The subscription price shouldn’t be an issue for the audiophile community. Yet the other 95% of the market needs to buy in. How will you convince the general population to opt in?
There are a lot of audiophiles out there, but there’s also the general sound enthusiast and even more music lovers. We thought when we launched WiMP HiFi, TIDAL’s Scandinavian cousin, that we were reaching just audiophiles. We were totally surprised by how many people wanted to pay for music and for getting music in the right quality. You can also see that our branding is not reaching out to the hardcore tweakophiles out there. It’s a brand that addresses everyone that’s seen a James Bond film and wants a Tesla. Right now it’s a masculine campaign, but we also know that there are just as many female music lovers out there, so this will also be addressed in coming campaigns.
Many feel that music should not be free. What is Tidal’s position on this?
Musical expression should be free. Access to recorded music and performances should not be, unless the artists want too. I hear a lot of great music made by my friends at Soundcloud for free. But they put it there to get feedback. So when that’s free, I am the product. My feedback is the product. Since I also run a little label and produce a lot of music – I know that in order to sustain a professional career, well, you have to get paid some. But I genuinely believe in the streaming model.
Tidal has a core corporate owner. Can you tell me more about the parent company?
Aspiro has been around for a long time during the mobile entertainment era of the late 90s, to download shops and then streaming with WiMP. WiMP launched five years ago and has a big standing in Scandinavia. So under Aspiro you find TIDAL, WiMP and a service called RADR Music News, that does syndicalisation of music videos and other video content. Aspiro is stock listed on Nasdaq OSX in Stockholm, but Schibsted ASA – one of the largest media corporations in Europe, owns a big chunk of it. Schibsted is huge on media houses and has been one of the few that has handled the transition to digital very well. They are also massive on classified media, running companies all around the globe.
Are there plans to add other high resolution formats such as 24bit/192kHz streaming and DSD?
We already showed this together with Lenbrook on Bluesound and NAD Master Series at RMAF in Denver in closed demos. FLAC streaming 88.2/24, 96/24 and even 192/24. You’ll also get some news soon that will make you all happy. But it might not be what you think.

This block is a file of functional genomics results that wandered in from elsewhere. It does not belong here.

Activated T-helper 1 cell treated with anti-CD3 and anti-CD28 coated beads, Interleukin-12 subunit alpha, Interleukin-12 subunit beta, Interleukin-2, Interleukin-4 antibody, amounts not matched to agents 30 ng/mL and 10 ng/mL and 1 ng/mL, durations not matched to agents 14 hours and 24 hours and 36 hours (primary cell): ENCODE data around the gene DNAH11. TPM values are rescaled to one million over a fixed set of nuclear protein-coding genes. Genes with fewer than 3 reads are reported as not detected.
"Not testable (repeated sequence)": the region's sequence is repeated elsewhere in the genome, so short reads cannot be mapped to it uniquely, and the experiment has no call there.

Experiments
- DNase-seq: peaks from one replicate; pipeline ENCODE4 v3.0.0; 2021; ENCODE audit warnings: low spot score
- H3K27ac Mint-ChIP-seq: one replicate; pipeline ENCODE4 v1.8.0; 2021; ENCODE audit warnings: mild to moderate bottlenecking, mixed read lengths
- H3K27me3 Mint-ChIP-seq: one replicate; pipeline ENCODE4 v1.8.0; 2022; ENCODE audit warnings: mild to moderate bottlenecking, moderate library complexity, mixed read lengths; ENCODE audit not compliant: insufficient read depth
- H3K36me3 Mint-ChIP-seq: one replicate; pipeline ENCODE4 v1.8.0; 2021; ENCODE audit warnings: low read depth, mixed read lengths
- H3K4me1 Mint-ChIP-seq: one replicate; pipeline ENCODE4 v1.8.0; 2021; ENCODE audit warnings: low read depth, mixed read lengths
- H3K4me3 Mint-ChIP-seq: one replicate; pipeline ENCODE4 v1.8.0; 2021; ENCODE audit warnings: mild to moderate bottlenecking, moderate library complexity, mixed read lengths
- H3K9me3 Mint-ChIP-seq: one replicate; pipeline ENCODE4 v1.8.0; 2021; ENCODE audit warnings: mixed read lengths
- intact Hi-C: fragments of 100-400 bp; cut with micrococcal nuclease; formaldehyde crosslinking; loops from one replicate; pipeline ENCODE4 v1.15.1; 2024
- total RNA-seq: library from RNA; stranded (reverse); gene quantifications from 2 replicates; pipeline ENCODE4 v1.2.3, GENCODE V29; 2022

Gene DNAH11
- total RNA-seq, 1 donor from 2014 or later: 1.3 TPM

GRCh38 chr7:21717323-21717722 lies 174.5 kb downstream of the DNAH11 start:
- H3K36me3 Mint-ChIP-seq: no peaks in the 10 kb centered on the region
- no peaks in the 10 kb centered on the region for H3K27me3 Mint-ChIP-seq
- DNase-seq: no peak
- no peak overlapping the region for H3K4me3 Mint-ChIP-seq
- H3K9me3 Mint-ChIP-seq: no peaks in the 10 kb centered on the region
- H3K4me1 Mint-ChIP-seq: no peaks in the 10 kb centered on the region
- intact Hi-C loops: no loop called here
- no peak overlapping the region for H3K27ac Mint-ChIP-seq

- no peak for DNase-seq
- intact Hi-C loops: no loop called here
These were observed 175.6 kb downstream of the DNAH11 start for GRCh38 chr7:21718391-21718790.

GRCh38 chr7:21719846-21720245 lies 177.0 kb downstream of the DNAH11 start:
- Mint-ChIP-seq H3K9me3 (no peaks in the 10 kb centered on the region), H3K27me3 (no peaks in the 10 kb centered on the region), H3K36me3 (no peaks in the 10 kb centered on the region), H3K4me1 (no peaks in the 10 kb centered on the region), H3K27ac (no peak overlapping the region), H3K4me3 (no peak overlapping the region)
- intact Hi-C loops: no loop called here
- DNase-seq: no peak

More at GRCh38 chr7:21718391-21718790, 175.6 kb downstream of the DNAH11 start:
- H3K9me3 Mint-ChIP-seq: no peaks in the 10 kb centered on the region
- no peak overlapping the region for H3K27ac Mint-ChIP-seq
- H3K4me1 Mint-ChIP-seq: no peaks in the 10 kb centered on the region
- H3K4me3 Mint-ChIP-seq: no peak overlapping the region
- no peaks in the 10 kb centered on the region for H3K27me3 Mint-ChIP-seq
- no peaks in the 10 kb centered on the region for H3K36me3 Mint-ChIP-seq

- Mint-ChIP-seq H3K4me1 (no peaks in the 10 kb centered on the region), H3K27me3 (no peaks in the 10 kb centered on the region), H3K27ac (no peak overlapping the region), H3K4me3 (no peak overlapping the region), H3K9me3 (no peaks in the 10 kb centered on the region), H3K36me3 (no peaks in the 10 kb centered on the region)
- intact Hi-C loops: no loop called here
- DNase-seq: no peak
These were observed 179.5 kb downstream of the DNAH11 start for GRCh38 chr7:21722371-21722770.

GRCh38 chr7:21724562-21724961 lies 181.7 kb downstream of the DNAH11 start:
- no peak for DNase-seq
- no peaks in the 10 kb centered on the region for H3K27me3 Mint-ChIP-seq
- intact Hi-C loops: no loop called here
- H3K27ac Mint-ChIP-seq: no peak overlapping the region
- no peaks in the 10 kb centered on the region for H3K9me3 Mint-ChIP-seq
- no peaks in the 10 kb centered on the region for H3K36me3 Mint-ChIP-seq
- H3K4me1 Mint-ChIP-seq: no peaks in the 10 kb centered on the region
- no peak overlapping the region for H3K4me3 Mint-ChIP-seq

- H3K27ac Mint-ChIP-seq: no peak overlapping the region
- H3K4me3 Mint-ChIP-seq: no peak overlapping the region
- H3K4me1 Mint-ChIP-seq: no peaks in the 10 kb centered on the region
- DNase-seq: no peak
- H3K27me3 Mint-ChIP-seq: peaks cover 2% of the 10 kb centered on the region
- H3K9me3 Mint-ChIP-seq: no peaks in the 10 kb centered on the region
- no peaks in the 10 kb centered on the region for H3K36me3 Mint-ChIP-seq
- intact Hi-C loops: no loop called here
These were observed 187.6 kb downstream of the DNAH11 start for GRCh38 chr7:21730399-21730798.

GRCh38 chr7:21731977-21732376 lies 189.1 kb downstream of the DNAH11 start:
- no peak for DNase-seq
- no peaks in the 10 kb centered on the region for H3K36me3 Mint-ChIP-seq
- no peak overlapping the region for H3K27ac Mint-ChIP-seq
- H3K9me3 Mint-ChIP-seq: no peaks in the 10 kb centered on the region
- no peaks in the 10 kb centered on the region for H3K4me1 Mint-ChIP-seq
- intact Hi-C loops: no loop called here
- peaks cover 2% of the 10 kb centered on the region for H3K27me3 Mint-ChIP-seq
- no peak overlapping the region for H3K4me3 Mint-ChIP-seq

How many subscribers would it take to make Tidal successful?
Again – talk to the people with the calculator. I’m an audio guy 🙂
Any other innovative things in the works that potential Tidal subscribers would like to read about?
Right now there is a big focus on our partner clients. And that is including both the software and hardware world. Our partner list has grown to include a lot of the largest names in audio. Frankly, sometimes I cannot believe I am in meetings or on calls with some of the people I meet. I have to pinch myself. Additionally, there are a lot of connectivity methods coming such as DTS Play-Fi, Google Cast, Qualcomm AllPlay and our own Connect-like output control. Together with the continuous work on our apps and clients, I think we will see very mature ways of streaming coming from TIDAL. I think we will have lot of fun at CES this year.
Pal was very gracious in answering my questions. So far, the Tidal service has been stellar. Issues with streaming are minor and usually appear in the evening when more users are using broadband. Quality has always been exceptional.
The recommendations from Tidal’s editorial staff have opened up a new world of music for me. I find myself listening to more new artists than before and exploring more current and engaging music. Everything from Mozart to Pitbull is available at the touch of my fingertips and is heard the way I enjoy listening high-resolution. The Tidal Wave has landed and is making a huge splash in the community.
Speaking on behalf of the Guru team and myself, we wish everyone a happy, healthy and fantastic holiday season. We are looking forward to providing many meaningful contributions to our community in the upcoming New Year.
A challenge for the month of December is to introduce a new piece of music to a family member or friend. Make it different and exciting but something that you’re simply enamored with. The gift of music is a lifetime of enjoyment.
Frank started his journey in high-end audio in 1978 and was quickly hooked. Frank’s passion for music and great sound reproduction is stronger than ever. His main focus is with high-end headphones and portable related gear. He is a regular Head-Fi.org contributor and is a co-founder of Headphone.Guru.